Declining birth rates are a stark illustration of the challenges facing working mothers
Moves to penalise women in Hungary, Japan and elsewhere overlook the ways in which social and economic structures are failing them
First, we talked about whether women could have it all: career, children, happiness. Then, having turned into supermums who juggle the stresses of work and parenting, we began to ask whether that was the right approach in the first place. But now there is a new and more complex question: with half of the world’s countries facing fertility rates that are below replacement levels, will women respond to incentives have more babies and still be able to maintain their careers?
The world is getting older. In 1980, over-65s accounted for just 5.8 per cent of the global population. But that figure is predicted to rise to 16 per cent by 2050. This brings practical issues, such as who will do the work that drives economies and supports states, and who will look after all those older people?
There are really only two options: immigration from countries with growing populations, or driving up birth rates. For many countries, immigration is not an acceptable political choice. So, the only option is for more women to have more children.
Take Hungary, for example, which has one of the world’s lowest fertility rates at just 1.45. A country needs a rate of at least 2.1 for a steady population. Hungary’s Prime Minister Viktor Orban, of the nationalist Fidesz party, has been unequivocal in rejecting immigration. “We need Hungarian children,” he has said. This week, he announced a seven-point family protection action plan, designed to promote marriage and families. It includes measures such as offering mortgage payments, car subsidies and waiving income tax for life for women who have four or more children.
Japan has also been grappling with this problem for some time now. With a fertility rate of only 1.43 in 2017, the nation’s population is decreasing by 0.3 per cent annually. The Japanese government recently estimated that between 2017 and 2030, the country’s workforce would fall by as many as 3.8 million people.
This week, Deputy Prime Minister Taro Aso appeared to blame women both for not having enough children, and also for the poorer quality of their jobs compared to men. But, as issues such as the gender pay gap, lack of female leaders and women giving up their jobs or being more stressed in their working lives once they have children all demonstrate, that’s the reality of life for working mothers. Social and economic structures are failing them, and what Japan is currently experiencing is simply a stark illustration of the challenges working mothers face across the globe.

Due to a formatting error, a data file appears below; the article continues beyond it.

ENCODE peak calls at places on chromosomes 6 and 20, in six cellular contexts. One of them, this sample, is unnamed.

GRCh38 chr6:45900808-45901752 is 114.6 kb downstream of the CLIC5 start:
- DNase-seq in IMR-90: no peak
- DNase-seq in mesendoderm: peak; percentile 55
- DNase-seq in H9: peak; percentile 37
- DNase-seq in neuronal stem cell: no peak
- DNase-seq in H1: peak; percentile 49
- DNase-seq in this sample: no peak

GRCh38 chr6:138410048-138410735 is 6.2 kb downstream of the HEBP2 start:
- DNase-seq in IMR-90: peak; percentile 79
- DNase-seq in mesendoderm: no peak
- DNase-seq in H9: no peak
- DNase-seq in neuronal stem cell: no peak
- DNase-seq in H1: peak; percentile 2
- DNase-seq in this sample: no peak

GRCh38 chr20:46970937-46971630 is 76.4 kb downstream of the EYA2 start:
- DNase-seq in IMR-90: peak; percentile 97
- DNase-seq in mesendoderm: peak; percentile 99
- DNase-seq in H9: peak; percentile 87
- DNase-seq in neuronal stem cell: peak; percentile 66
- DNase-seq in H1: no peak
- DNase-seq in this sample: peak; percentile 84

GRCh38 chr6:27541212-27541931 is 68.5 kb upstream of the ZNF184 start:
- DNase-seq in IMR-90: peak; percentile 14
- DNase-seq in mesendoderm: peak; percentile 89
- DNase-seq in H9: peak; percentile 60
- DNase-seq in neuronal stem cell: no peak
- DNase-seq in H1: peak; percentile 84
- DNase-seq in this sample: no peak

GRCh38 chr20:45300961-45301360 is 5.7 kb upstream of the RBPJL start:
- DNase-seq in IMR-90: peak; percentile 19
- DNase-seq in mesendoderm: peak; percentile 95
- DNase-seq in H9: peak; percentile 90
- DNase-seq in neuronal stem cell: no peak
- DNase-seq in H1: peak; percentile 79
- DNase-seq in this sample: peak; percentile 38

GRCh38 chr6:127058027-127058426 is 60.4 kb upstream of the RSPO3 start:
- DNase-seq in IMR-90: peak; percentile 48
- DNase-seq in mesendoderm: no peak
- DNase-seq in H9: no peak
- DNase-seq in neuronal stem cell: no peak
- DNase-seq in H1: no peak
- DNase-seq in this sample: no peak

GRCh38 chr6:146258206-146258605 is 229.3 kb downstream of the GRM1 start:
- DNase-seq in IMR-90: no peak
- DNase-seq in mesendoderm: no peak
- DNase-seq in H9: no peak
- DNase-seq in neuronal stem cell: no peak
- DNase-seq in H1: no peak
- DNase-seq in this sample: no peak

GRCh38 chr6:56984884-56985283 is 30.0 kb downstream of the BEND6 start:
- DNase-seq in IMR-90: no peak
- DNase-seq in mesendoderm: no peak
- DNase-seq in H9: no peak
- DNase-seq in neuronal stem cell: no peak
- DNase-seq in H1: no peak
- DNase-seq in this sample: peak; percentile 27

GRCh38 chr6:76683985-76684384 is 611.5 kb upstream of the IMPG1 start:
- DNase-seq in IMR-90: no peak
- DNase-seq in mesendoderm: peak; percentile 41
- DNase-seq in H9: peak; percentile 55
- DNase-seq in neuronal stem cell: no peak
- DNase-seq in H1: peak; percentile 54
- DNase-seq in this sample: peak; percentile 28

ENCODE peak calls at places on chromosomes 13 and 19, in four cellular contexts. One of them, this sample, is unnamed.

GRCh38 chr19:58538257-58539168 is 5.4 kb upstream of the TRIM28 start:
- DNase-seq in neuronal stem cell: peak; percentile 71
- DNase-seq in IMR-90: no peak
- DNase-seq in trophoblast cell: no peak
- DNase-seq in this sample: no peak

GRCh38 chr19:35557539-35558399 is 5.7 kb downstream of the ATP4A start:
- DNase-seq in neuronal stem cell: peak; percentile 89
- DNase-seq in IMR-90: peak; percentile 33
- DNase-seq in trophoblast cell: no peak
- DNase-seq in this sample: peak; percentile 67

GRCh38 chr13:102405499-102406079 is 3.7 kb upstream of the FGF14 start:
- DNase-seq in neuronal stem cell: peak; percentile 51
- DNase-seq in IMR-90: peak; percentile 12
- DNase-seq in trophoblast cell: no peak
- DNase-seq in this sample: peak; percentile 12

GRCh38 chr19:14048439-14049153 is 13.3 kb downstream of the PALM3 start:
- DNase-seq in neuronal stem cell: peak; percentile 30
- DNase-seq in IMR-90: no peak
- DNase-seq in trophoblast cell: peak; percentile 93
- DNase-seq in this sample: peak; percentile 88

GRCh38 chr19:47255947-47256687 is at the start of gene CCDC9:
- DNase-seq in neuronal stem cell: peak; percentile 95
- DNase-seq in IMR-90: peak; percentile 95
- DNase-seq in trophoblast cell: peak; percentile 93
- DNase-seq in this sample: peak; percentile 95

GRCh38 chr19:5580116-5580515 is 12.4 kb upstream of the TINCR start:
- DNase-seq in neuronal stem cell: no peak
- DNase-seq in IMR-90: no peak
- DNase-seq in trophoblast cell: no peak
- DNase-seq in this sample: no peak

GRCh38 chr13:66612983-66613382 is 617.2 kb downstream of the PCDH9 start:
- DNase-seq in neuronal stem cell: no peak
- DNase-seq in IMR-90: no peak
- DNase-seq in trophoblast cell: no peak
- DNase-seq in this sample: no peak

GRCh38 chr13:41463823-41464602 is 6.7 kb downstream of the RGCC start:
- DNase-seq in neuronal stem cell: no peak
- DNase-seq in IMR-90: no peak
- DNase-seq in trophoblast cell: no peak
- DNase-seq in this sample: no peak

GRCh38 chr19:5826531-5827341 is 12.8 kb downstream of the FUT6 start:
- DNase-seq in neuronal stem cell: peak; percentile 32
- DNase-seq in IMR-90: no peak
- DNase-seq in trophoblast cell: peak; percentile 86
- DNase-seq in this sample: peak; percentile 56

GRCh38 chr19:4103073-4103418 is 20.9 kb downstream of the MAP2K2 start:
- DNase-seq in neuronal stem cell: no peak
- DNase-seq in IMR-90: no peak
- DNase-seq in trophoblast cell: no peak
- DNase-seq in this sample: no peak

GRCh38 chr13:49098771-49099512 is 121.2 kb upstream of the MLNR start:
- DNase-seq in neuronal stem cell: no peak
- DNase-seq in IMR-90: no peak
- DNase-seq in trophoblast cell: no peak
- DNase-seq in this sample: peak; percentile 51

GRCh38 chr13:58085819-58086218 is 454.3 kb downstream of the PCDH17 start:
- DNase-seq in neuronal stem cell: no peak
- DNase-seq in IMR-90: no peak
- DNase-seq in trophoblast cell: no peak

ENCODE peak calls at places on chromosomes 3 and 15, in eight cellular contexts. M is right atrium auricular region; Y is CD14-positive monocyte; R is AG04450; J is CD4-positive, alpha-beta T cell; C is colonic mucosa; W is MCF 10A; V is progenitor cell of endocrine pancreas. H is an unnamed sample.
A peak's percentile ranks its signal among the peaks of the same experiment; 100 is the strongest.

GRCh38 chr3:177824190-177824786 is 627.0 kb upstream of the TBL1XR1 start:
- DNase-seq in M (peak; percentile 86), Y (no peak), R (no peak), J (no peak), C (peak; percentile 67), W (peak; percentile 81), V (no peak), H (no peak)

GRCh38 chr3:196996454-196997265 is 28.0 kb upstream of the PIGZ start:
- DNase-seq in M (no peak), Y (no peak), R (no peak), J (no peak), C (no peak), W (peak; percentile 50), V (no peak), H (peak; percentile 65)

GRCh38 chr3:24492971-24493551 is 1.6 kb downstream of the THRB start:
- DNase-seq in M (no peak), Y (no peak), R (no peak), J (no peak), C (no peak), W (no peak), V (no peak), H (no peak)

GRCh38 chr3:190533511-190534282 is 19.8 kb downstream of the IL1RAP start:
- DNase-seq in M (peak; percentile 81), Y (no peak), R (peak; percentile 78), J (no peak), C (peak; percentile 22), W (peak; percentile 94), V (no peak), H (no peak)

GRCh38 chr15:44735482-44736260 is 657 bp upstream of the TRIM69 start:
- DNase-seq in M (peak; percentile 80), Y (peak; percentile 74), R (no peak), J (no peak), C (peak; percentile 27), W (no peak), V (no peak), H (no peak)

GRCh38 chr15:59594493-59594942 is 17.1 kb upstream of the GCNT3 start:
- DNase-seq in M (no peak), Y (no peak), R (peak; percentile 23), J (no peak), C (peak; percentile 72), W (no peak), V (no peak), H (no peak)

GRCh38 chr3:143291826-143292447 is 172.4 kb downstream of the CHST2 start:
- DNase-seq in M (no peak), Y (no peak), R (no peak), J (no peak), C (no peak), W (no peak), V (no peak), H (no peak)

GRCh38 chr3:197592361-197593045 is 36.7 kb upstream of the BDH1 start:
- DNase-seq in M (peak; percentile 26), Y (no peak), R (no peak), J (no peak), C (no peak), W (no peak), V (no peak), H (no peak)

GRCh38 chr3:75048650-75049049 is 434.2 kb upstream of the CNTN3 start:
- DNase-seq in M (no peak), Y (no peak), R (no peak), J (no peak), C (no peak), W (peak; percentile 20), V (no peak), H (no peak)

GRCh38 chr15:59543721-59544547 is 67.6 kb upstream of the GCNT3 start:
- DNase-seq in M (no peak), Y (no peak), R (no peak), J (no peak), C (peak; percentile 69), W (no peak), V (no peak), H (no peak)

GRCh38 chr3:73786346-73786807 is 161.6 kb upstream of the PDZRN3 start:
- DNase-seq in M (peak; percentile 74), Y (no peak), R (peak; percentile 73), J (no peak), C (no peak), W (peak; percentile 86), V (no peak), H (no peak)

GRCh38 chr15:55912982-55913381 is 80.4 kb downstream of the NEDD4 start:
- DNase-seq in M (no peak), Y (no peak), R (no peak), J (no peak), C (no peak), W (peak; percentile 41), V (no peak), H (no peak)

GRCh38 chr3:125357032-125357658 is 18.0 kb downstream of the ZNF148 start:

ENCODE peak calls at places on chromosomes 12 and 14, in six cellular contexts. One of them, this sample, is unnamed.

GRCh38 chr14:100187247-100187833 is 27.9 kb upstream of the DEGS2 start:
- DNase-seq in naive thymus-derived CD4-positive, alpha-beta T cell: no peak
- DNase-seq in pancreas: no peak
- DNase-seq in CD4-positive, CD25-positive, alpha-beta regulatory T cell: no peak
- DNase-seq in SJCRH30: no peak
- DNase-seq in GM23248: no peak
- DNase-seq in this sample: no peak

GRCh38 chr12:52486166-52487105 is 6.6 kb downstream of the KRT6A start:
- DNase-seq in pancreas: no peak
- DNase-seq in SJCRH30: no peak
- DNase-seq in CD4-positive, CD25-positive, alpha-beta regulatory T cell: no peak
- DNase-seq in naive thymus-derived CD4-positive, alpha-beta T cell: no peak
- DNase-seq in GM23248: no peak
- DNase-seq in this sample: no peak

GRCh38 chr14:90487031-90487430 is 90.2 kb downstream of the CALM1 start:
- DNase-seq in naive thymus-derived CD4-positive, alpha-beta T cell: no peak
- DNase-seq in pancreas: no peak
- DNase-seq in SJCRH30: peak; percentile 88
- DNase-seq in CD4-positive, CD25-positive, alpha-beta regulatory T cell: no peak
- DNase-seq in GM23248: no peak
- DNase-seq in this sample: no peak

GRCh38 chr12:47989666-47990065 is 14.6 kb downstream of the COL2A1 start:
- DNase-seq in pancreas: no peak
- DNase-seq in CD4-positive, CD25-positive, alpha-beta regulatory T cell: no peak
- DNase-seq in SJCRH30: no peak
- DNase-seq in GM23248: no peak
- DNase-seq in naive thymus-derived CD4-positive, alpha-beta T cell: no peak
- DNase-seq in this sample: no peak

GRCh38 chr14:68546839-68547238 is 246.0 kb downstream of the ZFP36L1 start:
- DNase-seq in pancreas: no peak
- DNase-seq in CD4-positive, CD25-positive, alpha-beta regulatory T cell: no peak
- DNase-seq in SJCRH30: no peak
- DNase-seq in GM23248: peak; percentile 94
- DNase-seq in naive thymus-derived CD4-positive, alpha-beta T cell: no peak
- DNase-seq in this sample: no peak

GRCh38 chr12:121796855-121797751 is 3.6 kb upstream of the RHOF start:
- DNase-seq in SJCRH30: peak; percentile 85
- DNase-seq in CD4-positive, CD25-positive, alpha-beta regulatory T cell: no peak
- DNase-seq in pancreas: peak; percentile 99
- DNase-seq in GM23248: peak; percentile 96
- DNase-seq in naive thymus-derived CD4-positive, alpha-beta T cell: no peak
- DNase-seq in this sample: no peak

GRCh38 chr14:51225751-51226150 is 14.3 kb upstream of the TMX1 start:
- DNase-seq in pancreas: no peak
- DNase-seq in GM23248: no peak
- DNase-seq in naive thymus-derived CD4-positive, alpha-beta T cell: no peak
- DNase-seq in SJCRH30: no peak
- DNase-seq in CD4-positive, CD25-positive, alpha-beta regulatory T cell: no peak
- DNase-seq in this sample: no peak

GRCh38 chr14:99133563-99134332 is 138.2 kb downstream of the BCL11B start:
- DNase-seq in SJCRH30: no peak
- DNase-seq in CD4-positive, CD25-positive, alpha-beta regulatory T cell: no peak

Women have spent decades separating their worth from their child-bearing ability. And even while marriage and motherhood continue to be seen as markers of a woman’s success, many societies have at least reached the point where we accept the idea that a woman has value beyond her womb, has the right to a fulfilling, self-determined life and a choice about how, when and how many children to have.
There are a number of different ways that women are being encouraged to combine motherhood and career. Countries such as the UK are funding “returnships” to help women back into the workplace after a break for motherhood. Greater paternity leave, along with flexible working for both parents is being offered, although in many countries this is often tokenistic or has surprisingly low take-up. Countries such as the United States have even seen a rise in young women freezing their eggs, so that they have a higher chance of a successful pregnancy in later life.
The nations where women are most needed to have children are those where social norms have shifted sufficiently to accept smaller families, career ambition for women and the need for two-income households. This trend has been further entrenched by the fact that existing structures and attitudes rarely support having more children. Childcare is expensive. Families live in atomised units, rather than in supportive extended communities. And as we’ve seen, women who take time out to have children are frequently penalised with low-paid, low-grade work, despite their abilities. Even with all the policy changes previously mentioned, the workplace remains skewed against mothers.
So, while some financial incentives may nudge women towards having more children, it’s hard to see how they will fix existing problems. The biggest challenge remains unspoken: there is little status attached to motherhood or parenting; therefore, there are few societal benefits that come with having more children – only increased stress, diminished career prospects and expensive childcare.
Women are already struggling to manage being working mothers and we have failed to solve longstanding issues. Yet, despite a current system that does little to support them, women are being asked to take on even more: more motherhood and more work. Which, as usual, leaves me asking, what women have to gain from all this.
Shelina Janmohamed is the author of Love in a Headscarf and Generation M: Young Muslims Changing the World
Updated: February 21, 2019 11:04 AM